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The emergence of poverty as a social issue has exposed the parochialism of legal education and the emphasis in law school training on the interests of the holders of private wealth. There has been a resulting demand for the incorporation of the issues embraced by "law and poverty" into the curriculum. But how is this to be achieved? How are these issues to be related to the existing curriculum? Which definitions of poverty, which views of the roots of poverty, and which prescriptions for the necessary changes are to be presented?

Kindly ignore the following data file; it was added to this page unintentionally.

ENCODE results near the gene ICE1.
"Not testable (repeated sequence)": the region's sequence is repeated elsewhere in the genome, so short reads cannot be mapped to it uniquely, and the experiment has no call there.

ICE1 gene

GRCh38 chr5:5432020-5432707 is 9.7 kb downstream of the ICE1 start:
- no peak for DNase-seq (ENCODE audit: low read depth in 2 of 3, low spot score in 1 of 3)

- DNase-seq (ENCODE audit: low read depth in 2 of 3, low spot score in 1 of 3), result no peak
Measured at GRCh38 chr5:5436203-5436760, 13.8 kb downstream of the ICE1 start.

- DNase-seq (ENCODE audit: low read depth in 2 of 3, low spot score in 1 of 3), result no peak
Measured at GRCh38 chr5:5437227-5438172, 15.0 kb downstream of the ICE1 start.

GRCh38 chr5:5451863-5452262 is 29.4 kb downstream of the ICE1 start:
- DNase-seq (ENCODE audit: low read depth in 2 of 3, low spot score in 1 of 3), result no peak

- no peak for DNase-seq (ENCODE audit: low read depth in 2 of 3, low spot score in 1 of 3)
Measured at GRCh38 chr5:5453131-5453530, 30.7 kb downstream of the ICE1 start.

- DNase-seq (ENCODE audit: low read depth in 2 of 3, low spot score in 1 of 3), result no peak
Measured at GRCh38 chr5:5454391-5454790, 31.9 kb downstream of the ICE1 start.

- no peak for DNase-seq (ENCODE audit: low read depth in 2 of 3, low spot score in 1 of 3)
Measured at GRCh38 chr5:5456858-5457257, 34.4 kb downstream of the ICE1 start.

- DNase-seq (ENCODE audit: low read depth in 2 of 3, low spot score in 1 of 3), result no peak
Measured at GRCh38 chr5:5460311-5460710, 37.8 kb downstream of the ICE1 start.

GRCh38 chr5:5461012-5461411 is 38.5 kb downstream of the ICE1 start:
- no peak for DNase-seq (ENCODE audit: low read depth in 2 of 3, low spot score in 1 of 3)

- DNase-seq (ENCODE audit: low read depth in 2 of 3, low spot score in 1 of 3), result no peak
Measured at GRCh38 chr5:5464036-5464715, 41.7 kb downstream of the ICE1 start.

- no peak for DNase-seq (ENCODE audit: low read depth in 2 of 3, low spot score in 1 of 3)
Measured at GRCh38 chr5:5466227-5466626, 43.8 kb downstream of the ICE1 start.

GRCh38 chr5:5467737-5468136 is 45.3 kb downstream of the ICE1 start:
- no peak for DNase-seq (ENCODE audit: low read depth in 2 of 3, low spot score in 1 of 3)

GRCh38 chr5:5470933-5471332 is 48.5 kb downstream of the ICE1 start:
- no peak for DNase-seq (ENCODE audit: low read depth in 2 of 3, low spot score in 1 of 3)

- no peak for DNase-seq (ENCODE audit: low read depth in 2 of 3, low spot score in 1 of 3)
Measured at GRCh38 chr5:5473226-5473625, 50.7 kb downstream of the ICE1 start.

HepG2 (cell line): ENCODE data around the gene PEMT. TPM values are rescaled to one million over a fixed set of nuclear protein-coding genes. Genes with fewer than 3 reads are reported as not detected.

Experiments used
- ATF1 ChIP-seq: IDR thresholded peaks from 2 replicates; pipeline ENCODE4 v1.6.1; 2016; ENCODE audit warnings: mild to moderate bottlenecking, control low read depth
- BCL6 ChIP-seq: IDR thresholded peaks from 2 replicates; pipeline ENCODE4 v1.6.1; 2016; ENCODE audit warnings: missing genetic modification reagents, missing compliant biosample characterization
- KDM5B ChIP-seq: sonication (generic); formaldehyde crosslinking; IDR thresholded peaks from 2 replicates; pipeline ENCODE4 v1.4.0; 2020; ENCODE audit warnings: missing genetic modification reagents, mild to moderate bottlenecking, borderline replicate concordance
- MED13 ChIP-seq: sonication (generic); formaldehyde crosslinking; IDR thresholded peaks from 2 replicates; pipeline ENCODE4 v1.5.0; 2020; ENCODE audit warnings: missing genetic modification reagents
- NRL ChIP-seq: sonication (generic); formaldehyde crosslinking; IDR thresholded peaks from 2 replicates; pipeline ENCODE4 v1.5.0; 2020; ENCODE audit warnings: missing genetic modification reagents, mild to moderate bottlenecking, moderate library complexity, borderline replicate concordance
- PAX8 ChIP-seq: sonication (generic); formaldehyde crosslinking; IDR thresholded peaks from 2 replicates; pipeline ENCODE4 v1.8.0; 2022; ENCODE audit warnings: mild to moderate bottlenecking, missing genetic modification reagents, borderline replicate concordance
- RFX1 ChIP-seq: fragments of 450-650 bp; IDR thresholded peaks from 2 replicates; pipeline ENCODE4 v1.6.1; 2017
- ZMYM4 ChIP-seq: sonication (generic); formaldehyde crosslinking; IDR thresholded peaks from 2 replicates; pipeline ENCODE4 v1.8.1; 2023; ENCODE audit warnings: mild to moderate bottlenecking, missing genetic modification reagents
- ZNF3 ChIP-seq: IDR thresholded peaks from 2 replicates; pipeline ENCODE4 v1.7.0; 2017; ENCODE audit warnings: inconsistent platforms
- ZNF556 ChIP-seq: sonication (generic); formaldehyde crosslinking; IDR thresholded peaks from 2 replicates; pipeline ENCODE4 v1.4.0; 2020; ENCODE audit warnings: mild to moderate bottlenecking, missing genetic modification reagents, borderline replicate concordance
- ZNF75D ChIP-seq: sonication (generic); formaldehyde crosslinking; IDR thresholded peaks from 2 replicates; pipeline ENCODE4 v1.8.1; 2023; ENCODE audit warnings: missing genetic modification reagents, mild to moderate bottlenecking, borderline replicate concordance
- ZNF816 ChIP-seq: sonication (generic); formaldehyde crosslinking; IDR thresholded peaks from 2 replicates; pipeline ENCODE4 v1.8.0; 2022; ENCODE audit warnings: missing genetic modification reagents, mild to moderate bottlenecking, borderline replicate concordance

The significance of this first, formal, bound, West-published treatment of poverty for study in the law school is in the manner in which it answers these questions. The issues of "law and poverty" are sufficiently far-ranging and resonant, with implications in most subject matter areas, to provide the law school an opportunity to transcend its trade-school origins. Accordingly, it is appropriate to consider the book as a response to the challenges and criticisms of legal education which arise from the recognition of poverty, to situate the book within this basically political controversy, and to point up the implications of the contents and organization of the book for the development of legal education.
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